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By Dan Goldberg | 03/07/2017 10:00 AM EDT
Good morning! You are reading a complimentary synopsis of the POLITICO New York Pro Health Care newsletter. Pro subscribers receive a premium version of this newsletter, which includes an enhanced look-ahead and robust analysis of the health care news driving the day, weekdays at 5:45 a.m. Contact us here to learn more.
Here are some highlights with help from my colleague Dan Diamond:
- Tax Credits - Republicans would replace Obamacare subsidies with age-based tax credits ranging from $2,000 to $4,000 to help individuals pay for coverage. The credits would begin phasing out for people who make more than $75,000 for individuals and $150,000 for households. They would disappear completely for individuals who earn more than $215,000, with a cap of $290,000 for joint filers.
- Medicaid - The plan unveiled Monday would freeze Medicaid's expansion in 2020 and phase it out over time. The bill would also shift Medicaid from an open-ended federal matching payment to a per-capita lump sum payment. About 70 million Americans are currently covered through Medicaid, with more than 11 million gaining coverage after the ACA took effect.
- Hospitals - While the bill would reinstate the disproportionate share payments that were eliminated when the ACA took effect, the planned cuts to Medicaid would likely lower hospitals' revenues and force them to ramp up their charity care spending. Hospital profit margins are currently at their highest level since before the 2008-2009 recession.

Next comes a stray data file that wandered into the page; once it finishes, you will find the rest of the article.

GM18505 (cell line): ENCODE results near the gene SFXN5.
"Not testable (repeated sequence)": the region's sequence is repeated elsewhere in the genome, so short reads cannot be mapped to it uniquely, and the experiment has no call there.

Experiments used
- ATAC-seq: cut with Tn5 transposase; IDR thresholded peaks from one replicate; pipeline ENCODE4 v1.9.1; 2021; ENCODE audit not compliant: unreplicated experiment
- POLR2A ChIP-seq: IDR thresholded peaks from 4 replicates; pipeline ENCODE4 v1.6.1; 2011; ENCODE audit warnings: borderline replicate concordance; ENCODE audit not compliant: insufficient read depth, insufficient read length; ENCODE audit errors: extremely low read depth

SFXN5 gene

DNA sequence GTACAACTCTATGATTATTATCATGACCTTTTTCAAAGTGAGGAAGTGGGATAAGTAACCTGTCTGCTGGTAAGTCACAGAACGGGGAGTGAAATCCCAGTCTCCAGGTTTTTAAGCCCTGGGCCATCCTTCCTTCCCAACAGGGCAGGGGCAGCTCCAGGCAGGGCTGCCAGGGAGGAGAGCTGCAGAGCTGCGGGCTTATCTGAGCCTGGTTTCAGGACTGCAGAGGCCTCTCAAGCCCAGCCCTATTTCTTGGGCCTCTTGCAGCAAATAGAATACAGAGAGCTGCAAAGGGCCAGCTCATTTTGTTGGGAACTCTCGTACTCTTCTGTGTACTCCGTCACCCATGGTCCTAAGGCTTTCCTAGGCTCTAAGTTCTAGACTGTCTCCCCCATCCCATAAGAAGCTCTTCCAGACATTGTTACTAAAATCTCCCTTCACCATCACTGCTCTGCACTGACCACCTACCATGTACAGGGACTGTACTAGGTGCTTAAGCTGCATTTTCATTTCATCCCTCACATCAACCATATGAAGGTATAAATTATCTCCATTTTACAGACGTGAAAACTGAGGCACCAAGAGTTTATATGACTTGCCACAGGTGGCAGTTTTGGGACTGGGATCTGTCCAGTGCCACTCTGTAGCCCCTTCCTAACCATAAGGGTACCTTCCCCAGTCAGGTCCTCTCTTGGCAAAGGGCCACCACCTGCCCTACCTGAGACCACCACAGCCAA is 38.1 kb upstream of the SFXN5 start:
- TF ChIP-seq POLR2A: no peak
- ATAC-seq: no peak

- Planned Parenthood - The program would be defunded for one year under the bill, a provision that conservatives want but which risks losing the support of some moderate Republicans. The White House had reportedly offered to allow Planned Parenthood to preserve its funding if it stopped providing abortions, a deal that Planned Parenthood rejected.
- High-net worth individuals - The bill repeals a slew of ACA-related taxes, like a 3.8 percent investment tax on the well-to-do and a 0.9 percent surcharge on wages above $250,000. The move would save the top 0.1 percent of earners about $195,000 annually, according to the Tax Policy Center.
- The device industry - The bill would repeal the 2.3 percent medical device excise tax opposed by the industry, Republicans and some Democrats. The tax, which took effect in 2013 before being suspended for two years in 2015, led to nearly 30,000 lost jobs, according to a report from the American Action Forum released last week.
- Mandates - The individual and employer mandate remain but the penalties for violating them are repealed. Why, you ask? Brush up on your Senate rules of reconciliation, which say only budgetary items can pass with 51 votes. A policy change such as repealing the mandates outright would require 60 votes to block a filibuster.
- Cost-sharing - Cost sharing subsidies, which help people pay for copays and deductibles, are repealed in 2020.
- Coverage for children - The bill allows parents to keep their children on their insurance until they are 26.
- Coverage for abortion - No one can use tax credits to purchase a plan that offers abortion coverage.
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LOCAL IMPACT - There will be more estimates in the coming days but I did some back of the envelope math on what the Medicaid change would mean for New York. My estimate is that if the state wanted to continue covering the same number of people through the Medicaid program it would need to come up with somewhere between $3 billion and $4 billion per year.
MATH PROBLEM - Four Republican senators from states that expanded Medicaid under Obamacare say they can't support a draft House repeal bill because it won't protect people enrolled in the health entitlement. Read more here.
... House conservatives don't like it either, according to my colleague Rachael Bade. A Republican Study Committee memo sent to chiefs of staff, obtained by POLITICO, echoed those comments and blasted the bill's continuation of the Medicaid expansion for three years. Read more here.